A Brief Introduction to kdb+
kdb+ is a powerful database that can be used for streaming, real-time and historical data. q is the SQL-like general purpose programming language built on top of kdb+ that offers high-performance, in-database analytic capabilities.
At the shell prompt, type q to start a q console session where the prompt q) will appear.
Creating a table
To begin learning q/kdb+ we will create a simple table. To do this please type or copy the below code into your q session. Please ensure to remove the leading q) from these code snippets.
q)n:1000000; q)item:`apple`banana`orange`pear; q)city:`beijing`chicago`london`paris; q)tab:(time:asc n?0D0;n?item;amount:n?100;n?city);
This code creates a table called tab which contains 1 million rows and 4 columns of random time-series sales data. For now, understanding these line of code is not important.
The first query we run selects all rows from the table where the item sold is a banana.
q)select from tab where item=`banana time item amount city ------------------------------------------ 0D00:00:00.466201454 banana 31 london 0D00:00:00.712388008 banana 86 london 0D00:00:00.952962040 banana 20 london 0D00:00:01.036425679 banana 49 chicago 0D00:00:01.254006475 banana 94 beijing ..
Please note that all columns in the table are returned in the result when there is no column explicitly mentioned.
The next query will calculate the sum of the amounts sold of all items by each city.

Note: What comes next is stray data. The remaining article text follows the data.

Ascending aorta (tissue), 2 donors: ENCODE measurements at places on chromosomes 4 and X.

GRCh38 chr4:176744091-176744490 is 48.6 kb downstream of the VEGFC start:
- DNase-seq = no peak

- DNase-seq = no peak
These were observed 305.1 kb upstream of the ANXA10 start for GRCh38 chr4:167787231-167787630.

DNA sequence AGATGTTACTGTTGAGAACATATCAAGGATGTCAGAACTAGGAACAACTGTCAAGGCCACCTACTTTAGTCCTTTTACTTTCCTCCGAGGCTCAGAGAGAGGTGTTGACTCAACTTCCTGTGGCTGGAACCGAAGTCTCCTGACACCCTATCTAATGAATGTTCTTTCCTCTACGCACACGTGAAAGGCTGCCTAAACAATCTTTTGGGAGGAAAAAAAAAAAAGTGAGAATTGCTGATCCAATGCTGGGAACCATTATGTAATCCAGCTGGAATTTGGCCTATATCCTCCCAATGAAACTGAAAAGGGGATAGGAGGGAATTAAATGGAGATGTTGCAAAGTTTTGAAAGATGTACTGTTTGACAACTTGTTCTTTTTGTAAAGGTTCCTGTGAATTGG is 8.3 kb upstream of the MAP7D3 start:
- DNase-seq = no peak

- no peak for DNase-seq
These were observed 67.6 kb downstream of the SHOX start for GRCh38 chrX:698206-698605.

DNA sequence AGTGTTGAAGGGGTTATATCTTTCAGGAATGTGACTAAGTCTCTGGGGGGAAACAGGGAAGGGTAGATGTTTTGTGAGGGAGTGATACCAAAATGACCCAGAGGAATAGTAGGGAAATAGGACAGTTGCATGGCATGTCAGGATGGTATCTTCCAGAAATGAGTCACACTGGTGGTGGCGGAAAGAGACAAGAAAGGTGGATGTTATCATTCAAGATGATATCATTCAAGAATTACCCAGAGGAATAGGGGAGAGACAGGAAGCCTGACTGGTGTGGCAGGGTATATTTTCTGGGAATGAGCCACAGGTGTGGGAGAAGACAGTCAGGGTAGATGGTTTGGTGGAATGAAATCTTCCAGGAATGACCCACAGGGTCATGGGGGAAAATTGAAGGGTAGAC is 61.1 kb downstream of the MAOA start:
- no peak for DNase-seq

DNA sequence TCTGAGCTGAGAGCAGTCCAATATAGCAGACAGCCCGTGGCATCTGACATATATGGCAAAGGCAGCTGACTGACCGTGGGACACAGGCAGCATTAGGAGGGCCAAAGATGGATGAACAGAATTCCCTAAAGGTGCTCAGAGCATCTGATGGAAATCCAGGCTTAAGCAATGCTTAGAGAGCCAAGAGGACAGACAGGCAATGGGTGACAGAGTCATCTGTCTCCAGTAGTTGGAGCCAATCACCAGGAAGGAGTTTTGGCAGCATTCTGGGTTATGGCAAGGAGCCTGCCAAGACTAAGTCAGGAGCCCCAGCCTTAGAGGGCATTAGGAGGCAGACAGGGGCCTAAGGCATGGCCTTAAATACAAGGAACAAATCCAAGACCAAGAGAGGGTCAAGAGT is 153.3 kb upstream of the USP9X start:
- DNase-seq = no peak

q)select sum amount by city from tab city | amount -------| -------- beijing| 12398569 chicago| 12317015 london | 12375412 paris | 12421447
This uses the aggregate function sum within the q language. Please note that this returns a keyed table where the key column is city. This key column is returned in alphabetical order automatically by kdb+.
Time-Series Aggregate Query
The following query shows the sum of the amount of each item sold by hour during the day.
q)select sum amount by time.hh,item from tab hh item | amount ---------| ------ 0 apple | 522704 0 banana| 506947 0 orange| 503054 0 pear | 515212 1 apple | 513723 ..
The result is a keyed table with two key columns, hh for the hour and item. The results are ordered by the keyed columns. This query extracts the hour portion from the nanosecond-precision time column by adding a .hh to the column name.
Congratulations, you have now successfully created and queried your first kdb+ table!
Have a look at some more complex in-memory queries.